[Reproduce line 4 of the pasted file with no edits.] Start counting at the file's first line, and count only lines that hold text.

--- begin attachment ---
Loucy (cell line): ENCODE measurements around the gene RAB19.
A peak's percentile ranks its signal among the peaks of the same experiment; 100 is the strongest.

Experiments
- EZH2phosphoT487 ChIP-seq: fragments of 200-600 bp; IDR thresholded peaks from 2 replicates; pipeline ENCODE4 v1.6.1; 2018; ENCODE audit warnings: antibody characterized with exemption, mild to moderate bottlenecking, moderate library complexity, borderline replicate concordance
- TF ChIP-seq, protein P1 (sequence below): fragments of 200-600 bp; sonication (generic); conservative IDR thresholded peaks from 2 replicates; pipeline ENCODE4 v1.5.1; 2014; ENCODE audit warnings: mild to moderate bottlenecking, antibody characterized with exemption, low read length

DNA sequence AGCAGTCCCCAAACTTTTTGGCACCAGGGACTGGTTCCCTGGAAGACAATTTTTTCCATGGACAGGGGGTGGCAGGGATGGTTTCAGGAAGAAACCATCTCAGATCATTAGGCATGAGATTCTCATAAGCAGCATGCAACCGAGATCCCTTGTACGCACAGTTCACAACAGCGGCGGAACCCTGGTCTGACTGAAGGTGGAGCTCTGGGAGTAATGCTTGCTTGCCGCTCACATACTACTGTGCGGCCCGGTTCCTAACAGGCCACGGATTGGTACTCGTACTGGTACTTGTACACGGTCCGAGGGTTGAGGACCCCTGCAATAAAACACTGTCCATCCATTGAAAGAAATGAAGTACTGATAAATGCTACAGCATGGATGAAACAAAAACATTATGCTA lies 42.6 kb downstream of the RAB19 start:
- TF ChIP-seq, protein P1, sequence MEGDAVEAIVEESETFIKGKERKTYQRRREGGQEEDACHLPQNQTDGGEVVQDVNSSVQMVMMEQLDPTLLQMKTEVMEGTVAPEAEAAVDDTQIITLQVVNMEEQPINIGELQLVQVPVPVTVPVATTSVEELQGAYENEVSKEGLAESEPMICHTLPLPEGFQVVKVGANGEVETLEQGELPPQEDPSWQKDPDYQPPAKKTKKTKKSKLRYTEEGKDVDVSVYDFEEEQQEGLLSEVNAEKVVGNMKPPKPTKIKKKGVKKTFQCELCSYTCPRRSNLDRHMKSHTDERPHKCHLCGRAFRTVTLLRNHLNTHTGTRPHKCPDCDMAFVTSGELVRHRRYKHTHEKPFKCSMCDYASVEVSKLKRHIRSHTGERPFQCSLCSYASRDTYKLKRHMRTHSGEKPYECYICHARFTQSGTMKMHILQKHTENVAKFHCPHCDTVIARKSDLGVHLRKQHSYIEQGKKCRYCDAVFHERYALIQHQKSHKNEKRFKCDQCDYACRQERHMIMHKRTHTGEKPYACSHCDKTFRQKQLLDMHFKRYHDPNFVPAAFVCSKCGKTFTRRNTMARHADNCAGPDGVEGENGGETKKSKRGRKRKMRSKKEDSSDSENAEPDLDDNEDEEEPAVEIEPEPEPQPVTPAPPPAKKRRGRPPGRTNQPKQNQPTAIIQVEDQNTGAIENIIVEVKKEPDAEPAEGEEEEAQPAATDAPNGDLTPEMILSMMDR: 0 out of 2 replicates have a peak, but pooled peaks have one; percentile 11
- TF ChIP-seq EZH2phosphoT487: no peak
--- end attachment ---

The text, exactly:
- EZH2phosphoT487 ChIP-seq: fragments of 200-600 bp; IDR thresholded peaks from 2 replicates; pipeline ENCODE4 v1.6.1; 2018; ENCODE audit warnings: antibody characterized with exemption, mild to moderate bottlenecking, moderate library complexity, borderline replicate concordance